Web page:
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article imageTexas begins recycling wastewater for people to drink

By Tim Sandle     Jul 11, 2014 in Environment
Wichita Falls - Wichita Falls, near the Oklahoma border, has begun reusing millions of gallons of water at the River Road Waste Treatment plant. The purified water is being diverted as drinking water. The move has been initiated to help combat a severe drought.
Once the waste water, collected from sewers and households, has been collected at the River Road Waste Treatment it is then directed to the Cypress Water Treatment Plant for purification. CBS Local notes that water purification process involves a special type of filtration (termed 'reverse osmosis'), designed to remove chemicals and microorganisms.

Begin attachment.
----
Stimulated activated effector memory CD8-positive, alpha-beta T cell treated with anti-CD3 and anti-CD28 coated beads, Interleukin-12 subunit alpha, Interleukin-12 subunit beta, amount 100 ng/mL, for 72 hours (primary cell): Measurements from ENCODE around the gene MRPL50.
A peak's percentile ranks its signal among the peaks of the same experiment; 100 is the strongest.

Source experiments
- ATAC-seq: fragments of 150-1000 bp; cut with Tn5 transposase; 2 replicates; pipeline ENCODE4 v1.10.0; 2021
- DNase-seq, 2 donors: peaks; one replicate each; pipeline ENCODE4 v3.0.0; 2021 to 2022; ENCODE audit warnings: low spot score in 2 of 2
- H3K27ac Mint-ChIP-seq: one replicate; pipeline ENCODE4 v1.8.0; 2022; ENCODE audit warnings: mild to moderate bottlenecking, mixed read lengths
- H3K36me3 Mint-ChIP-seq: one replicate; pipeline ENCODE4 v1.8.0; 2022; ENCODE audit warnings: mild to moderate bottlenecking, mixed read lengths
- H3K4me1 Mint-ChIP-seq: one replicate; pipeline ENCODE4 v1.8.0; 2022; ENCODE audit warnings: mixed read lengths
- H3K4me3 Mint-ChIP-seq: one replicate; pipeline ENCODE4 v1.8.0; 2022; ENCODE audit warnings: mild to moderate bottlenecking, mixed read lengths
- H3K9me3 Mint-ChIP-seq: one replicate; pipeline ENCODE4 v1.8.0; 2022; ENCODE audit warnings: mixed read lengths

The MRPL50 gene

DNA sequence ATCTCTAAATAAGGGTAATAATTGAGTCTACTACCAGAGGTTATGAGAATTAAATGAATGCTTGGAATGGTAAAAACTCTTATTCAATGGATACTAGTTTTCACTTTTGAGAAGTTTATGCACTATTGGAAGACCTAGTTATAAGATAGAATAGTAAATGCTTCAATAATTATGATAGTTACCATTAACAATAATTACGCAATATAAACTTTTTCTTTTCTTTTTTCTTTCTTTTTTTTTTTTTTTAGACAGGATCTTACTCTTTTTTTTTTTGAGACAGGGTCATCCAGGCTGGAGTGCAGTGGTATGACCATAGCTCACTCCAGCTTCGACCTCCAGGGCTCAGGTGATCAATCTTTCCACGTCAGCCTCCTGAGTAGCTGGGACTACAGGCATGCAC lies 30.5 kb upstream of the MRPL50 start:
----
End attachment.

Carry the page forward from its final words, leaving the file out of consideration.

The decision to recycle "toilet water" has been implemented in response to the severe drought that has impacted heavily across Texas (and much of the southwestern U.S.) this year. The drought is the second-worst in Texas after the 1950s Dust Bowl. Indeed, the drought is so bad that the vast Lake Mead has fallen to levels not seen since the Hoover Dam was completed and the reservoir on the Colorado River was filled in the 1930s, according to CBS News.
The impact of the drought on Wichita Falls is set to be so bad that the city's reservoirs are on a trajectory to run dry by August 2016. Prior attempts to generate rain, via cloud-seeding experiments, have been unsuccessful.
The water recycling plan has been approved by the Texas Commission on Environmental Quality for a six month trial period.
More about Wastewater, Drinking water, Drought, Water, Reverse osmosis
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